Here’s how the South Australia blackout could cost you

In case you missed it, South Australia was plunged into darkness last week, with a severe storm front causing a
Economy

In case you missed it, South Australia was plunged into darkness last week, with a severe storm front causing a mass power outage in the state.

Read more: BREAKING: Entire state of South Australia without power

Following this, there was plenty of blame being thrown around, with the use of renewable energy being questioned.

Today, state and territory energy ministers are set to discuss whether to hold a review of Australia’s electricity market at a snap meeting in Melbourne with the Federal Government.

The meeting was called by Federal Energy Minister Josh Frydenberg who said the meeting would see briefings from experts discussing the practical aspects of incorporating large-scale wind farms into the electricity grid.

There is expected to be discussion about whether a broader review into Australia’s energy market is needed — a topic likely to trigger a brawl between Federal and State Governments.

Labor-led State and Territory Governments say they will not be changing their renewable energy targets, despite the Federal Government calling for a nationally-consistent approach.

That includes the ACT Government, which set a 100 per cent target for sourcing energy from renewable sources by 2020.

NT Environment Minister Simon Corbell said the target enjoyed bipartisan support from the Canberra Liberals.

“So there’s not even agreement on Malcolm Turnbull’s own side when you look at state and territory parties when it comes to an ambitious and realistic and achievable renewable energy target,” he said.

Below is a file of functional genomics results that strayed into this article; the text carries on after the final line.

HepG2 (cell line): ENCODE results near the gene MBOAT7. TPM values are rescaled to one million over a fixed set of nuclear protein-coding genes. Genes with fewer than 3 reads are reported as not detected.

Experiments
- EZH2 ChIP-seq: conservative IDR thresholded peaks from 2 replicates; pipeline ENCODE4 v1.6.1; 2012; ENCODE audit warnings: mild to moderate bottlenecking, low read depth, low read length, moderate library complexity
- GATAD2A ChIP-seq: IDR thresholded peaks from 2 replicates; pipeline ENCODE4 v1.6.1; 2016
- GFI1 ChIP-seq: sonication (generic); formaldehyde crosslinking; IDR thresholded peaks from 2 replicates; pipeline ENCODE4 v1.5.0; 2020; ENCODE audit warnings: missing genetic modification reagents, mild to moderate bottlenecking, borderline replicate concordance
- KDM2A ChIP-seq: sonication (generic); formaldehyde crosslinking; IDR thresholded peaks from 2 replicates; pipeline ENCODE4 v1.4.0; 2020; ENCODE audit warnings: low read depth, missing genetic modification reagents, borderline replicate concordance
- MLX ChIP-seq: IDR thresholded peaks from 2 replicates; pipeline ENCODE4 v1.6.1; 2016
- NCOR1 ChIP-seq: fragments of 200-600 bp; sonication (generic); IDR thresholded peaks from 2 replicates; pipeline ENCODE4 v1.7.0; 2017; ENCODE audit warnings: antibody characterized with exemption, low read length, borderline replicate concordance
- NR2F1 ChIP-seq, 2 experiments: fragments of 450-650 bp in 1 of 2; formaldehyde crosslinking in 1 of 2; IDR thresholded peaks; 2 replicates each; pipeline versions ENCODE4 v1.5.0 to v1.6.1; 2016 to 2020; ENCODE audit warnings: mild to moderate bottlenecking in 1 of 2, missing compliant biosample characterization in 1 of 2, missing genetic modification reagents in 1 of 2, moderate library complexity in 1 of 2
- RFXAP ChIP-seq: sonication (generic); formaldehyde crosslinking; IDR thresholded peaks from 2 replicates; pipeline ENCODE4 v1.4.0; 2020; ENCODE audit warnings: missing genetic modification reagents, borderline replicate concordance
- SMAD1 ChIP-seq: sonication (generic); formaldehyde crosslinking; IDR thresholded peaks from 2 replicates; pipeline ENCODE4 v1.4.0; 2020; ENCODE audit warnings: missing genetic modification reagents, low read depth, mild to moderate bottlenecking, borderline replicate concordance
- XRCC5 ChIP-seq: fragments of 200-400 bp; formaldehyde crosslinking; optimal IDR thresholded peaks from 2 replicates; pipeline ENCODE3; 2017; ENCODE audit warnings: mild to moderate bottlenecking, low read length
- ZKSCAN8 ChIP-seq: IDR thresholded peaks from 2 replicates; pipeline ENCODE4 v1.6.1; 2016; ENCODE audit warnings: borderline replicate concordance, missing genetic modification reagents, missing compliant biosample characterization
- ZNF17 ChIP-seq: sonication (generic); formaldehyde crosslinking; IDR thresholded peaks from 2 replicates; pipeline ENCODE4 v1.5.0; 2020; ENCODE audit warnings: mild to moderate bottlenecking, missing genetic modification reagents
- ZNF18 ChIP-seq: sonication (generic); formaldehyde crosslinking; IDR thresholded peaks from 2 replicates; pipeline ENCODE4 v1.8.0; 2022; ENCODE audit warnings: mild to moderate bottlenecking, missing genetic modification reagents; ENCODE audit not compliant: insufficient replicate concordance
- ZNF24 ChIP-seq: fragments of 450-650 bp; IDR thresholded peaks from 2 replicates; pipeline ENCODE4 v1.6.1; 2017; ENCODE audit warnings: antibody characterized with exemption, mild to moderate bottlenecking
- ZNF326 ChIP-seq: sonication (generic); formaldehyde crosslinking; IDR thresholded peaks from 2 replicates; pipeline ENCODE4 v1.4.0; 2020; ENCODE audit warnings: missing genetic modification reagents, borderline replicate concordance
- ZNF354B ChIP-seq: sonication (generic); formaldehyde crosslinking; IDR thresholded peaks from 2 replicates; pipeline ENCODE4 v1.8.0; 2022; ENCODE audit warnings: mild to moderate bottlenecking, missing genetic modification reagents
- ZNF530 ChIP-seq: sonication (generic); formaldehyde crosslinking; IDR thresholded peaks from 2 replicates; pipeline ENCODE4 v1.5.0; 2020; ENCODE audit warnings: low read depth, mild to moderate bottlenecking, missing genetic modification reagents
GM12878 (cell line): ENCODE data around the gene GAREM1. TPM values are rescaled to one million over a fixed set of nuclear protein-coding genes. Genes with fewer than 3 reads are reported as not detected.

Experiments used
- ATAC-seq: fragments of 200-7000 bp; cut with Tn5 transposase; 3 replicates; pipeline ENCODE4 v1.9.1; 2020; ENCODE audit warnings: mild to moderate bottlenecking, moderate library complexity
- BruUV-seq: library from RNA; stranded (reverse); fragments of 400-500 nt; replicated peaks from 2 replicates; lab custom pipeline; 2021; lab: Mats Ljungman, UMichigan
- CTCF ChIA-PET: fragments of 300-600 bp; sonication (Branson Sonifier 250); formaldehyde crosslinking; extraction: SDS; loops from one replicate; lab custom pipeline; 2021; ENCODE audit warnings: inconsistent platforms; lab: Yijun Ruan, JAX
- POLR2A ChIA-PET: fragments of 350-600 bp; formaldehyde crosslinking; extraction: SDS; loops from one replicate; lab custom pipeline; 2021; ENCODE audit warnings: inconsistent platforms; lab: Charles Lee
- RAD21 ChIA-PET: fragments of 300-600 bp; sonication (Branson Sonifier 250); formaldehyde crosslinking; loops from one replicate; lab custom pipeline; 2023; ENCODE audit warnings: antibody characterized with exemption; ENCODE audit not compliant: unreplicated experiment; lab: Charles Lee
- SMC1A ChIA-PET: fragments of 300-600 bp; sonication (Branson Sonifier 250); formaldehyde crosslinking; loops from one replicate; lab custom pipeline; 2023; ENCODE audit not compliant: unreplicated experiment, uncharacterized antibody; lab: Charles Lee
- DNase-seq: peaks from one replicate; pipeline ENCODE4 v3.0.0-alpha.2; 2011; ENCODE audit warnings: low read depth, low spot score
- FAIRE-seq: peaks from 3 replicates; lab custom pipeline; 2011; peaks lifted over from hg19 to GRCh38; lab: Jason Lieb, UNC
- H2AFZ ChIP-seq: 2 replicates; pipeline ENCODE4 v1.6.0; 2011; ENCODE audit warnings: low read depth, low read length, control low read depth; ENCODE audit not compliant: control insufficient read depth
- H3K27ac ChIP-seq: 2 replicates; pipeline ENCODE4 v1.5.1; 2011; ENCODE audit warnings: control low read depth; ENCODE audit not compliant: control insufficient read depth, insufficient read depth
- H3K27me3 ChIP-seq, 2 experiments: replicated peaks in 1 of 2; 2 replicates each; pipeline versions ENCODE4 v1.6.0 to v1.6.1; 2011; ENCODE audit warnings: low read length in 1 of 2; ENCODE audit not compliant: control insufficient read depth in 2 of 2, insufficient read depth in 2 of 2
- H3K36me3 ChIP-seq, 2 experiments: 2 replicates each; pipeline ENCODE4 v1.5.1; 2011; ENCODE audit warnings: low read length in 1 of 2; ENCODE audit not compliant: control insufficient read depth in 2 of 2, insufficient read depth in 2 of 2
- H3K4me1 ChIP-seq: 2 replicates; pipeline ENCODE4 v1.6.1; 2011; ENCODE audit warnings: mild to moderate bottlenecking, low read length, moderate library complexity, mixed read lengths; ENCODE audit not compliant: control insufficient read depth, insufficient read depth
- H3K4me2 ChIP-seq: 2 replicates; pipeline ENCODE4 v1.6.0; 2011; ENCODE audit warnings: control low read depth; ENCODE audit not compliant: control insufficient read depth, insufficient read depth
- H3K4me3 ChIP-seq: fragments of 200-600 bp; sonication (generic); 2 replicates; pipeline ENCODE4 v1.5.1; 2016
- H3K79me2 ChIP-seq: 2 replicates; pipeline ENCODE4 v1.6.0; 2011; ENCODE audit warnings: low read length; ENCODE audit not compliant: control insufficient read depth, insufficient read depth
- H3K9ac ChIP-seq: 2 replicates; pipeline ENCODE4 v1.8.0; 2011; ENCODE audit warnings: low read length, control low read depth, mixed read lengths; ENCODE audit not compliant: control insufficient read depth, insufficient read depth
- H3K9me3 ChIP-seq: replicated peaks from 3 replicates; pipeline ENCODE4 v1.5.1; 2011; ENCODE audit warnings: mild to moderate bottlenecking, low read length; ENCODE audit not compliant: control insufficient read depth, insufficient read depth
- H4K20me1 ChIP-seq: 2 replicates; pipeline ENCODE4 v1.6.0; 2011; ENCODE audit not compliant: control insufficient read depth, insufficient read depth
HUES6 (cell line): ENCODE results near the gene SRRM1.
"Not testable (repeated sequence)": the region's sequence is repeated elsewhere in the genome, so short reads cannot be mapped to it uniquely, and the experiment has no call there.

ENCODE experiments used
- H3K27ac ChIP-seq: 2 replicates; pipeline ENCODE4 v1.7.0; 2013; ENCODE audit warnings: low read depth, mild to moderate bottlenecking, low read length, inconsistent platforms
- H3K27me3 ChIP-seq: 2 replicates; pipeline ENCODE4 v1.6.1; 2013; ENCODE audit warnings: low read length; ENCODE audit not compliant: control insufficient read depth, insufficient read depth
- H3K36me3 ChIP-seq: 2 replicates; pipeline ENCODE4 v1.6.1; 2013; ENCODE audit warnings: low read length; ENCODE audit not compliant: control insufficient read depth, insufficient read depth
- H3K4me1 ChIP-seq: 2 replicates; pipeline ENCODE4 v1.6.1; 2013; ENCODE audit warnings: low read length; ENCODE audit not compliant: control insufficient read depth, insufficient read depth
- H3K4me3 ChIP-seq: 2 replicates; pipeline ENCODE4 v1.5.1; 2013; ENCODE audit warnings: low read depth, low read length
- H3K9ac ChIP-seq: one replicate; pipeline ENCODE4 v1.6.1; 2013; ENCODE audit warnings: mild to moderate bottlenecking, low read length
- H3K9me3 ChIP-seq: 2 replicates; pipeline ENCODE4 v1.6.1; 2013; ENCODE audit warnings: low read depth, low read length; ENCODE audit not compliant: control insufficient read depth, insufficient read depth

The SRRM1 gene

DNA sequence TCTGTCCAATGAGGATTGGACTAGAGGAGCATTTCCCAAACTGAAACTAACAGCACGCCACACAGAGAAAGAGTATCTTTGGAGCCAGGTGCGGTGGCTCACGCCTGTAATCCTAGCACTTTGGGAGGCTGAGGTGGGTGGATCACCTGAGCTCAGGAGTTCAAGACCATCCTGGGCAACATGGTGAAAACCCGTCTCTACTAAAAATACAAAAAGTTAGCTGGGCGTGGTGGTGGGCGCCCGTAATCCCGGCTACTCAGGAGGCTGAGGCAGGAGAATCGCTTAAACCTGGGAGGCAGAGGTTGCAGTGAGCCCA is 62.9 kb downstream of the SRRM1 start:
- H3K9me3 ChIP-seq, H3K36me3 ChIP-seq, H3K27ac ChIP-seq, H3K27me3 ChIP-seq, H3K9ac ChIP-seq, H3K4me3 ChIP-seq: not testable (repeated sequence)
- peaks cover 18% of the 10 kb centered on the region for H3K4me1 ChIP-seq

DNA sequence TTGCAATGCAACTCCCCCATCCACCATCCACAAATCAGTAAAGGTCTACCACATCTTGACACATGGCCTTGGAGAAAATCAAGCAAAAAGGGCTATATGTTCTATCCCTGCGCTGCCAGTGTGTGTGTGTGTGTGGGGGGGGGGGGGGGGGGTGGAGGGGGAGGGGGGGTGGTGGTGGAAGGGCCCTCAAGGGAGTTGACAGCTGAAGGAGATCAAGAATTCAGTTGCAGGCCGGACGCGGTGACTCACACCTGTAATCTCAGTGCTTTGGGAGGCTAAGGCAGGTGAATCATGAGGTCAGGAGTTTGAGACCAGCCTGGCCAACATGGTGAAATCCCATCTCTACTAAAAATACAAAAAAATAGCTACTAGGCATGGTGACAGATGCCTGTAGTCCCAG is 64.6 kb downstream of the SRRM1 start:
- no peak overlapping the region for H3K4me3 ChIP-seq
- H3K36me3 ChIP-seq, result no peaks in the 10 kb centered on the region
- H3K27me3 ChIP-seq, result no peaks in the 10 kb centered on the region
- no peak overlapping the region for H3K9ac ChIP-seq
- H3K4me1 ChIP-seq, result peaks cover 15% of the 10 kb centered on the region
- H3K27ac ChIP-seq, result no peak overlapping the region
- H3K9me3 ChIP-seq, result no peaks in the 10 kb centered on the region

He warned any major review of the system could reveal the Federal Government regulators have not kept up with technological advances.

“Technology is rapidly changing, wind is the cheapest form of new-build generation in Australia, and globally, and the cost of solar and the emergence of battery storage in households and businesses is going to transform the electricity market,” he said.

“We need to re-write the architecture of the National Electricity Market, to prepare for these changes, and that will need more than some grandstanding on the part of Josh Frydenberg at a one-minute-to-midnight meeting.”

SA Energy Minister Tom Koutsantonis said any review should be conducted by an independent panel and not by the Federal Government’s energy regulators, the Australian Energy Market Operator and the Australian Energy Market Commission.

Mr Koutsantonis said Prime Minister Malcolm Turnbull should look at his Government’s own regulators to ensure they were doing enough on energy security.

“They’re barking at us to keep the lights on, well, if you read his own legislation, he’d know that actually it’s the Commonwealth Government that’s responsible for the Australian Energy Market Operation and the Australian Energy Market Commission and the National Electricity Market,” he said.

“So, if he’s saying keep the lights on and the lights aren’t on, it’s his fault.”

The main concern of this review occurring is that every state may follow in South Australia’s footsteps with high electricity costs.

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